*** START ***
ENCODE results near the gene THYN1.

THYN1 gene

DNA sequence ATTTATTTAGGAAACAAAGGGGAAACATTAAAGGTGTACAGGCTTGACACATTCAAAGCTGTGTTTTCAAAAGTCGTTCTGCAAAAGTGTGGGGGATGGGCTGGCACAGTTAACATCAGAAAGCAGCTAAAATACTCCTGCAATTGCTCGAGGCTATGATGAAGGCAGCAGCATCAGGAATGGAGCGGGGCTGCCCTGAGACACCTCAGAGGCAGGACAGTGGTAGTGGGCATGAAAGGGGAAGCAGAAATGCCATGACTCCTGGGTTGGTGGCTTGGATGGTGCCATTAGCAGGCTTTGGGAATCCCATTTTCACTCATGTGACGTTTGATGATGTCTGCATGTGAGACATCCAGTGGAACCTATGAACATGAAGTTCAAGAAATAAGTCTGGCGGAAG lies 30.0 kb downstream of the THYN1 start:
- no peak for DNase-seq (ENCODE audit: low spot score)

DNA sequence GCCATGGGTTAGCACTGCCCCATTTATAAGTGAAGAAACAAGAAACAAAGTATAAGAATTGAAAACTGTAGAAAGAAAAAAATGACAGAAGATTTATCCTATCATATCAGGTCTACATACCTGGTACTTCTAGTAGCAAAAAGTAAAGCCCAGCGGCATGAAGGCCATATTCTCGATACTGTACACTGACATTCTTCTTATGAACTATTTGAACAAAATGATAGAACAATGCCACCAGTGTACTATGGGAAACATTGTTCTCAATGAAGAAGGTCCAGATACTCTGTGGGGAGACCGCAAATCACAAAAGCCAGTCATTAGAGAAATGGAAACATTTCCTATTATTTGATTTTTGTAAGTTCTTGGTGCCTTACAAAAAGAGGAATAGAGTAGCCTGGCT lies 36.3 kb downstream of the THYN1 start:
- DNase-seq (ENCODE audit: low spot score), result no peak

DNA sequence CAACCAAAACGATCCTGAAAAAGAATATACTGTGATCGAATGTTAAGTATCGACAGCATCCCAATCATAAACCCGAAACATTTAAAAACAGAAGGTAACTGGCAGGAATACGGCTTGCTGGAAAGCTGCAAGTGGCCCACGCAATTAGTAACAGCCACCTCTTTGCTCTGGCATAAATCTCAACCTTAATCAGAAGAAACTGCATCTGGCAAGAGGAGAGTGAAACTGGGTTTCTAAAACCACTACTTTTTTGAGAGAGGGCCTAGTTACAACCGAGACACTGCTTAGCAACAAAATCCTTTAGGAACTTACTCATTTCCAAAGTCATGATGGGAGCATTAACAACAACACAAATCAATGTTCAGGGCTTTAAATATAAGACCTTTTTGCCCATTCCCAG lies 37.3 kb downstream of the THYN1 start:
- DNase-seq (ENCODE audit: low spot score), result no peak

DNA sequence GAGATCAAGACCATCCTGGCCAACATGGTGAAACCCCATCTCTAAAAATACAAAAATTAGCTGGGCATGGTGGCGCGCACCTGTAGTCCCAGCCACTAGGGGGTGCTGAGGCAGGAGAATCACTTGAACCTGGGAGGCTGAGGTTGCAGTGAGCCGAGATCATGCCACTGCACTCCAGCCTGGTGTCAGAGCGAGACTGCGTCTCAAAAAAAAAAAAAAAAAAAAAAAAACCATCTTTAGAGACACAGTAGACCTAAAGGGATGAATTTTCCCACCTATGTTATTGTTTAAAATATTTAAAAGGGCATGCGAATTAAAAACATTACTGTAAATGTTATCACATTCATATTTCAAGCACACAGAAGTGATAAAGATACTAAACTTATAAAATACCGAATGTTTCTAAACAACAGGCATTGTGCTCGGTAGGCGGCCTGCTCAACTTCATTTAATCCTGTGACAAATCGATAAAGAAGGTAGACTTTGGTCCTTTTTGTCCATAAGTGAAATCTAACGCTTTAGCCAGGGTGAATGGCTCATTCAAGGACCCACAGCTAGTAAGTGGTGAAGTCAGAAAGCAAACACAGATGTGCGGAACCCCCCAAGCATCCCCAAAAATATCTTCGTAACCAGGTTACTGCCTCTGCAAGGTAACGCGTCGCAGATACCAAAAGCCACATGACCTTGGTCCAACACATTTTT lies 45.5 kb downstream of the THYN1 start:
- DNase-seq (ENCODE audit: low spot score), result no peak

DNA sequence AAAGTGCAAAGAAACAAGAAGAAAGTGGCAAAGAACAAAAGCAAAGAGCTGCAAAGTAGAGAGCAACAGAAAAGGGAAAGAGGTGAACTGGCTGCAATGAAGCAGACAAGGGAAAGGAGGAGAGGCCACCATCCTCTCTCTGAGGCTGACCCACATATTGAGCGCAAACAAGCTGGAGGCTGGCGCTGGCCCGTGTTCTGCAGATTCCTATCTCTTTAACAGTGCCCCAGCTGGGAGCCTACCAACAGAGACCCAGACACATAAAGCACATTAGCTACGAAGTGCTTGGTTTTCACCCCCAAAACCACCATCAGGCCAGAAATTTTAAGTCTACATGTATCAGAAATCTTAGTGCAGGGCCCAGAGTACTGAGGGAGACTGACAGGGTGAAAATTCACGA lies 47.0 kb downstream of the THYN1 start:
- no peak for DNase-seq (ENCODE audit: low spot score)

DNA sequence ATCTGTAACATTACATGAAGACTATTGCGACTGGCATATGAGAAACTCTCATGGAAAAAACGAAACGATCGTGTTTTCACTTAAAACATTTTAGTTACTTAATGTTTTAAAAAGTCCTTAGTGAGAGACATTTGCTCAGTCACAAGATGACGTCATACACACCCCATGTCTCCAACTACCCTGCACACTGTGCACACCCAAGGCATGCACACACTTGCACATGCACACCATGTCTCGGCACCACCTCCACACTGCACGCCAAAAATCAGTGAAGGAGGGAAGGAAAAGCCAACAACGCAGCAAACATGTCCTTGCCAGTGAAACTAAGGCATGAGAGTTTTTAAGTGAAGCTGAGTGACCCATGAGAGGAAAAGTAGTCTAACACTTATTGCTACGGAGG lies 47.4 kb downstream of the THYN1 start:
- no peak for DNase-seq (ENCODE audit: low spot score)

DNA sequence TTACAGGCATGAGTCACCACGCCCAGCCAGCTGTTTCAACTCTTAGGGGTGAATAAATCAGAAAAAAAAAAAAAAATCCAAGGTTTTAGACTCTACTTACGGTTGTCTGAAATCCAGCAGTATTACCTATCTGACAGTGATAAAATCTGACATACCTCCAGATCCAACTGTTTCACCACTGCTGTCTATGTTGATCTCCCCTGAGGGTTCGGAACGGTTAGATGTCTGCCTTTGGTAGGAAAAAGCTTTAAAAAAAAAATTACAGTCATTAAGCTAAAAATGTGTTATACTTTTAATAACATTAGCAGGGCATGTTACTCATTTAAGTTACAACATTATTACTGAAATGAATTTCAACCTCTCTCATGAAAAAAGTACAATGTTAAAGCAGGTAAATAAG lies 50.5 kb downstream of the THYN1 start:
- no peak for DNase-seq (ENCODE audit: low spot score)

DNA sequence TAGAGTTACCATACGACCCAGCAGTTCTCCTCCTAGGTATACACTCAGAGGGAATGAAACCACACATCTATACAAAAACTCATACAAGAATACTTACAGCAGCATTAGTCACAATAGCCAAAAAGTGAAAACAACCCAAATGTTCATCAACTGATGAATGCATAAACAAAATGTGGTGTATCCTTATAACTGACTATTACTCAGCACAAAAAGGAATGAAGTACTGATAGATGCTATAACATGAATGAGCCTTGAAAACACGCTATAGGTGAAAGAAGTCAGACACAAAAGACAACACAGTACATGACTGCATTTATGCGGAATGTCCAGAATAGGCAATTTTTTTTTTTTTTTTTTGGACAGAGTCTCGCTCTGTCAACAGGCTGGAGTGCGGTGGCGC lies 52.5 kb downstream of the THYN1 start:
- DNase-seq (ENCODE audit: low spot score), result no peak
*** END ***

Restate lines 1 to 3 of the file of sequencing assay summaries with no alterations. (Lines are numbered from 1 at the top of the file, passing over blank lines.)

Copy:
ENCODE results near the gene THYN1.

THYN1 gene

DNA sequence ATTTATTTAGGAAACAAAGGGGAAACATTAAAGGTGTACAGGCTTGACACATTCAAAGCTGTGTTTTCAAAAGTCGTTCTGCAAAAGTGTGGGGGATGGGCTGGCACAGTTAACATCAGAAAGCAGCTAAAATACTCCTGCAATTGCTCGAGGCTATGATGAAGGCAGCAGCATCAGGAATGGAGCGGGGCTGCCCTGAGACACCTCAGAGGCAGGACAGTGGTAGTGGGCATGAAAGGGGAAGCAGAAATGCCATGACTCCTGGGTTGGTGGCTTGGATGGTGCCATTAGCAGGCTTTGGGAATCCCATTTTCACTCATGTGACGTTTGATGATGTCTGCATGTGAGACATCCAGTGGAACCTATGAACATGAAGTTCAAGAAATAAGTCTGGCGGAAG lies 30.0 kb downstream of the THYN1 start: